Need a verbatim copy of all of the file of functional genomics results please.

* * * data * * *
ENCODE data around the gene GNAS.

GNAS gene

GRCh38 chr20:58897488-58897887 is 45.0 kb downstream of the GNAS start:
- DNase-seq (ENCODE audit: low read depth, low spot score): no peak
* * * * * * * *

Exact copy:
ENCODE data around the gene GNAS.

GNAS gene

GRCh38 chr20:58897488-58897887 is 45.0 kb downstream of the GNAS start:
- DNase-seq (ENCODE audit: low read depth, low spot score): no peak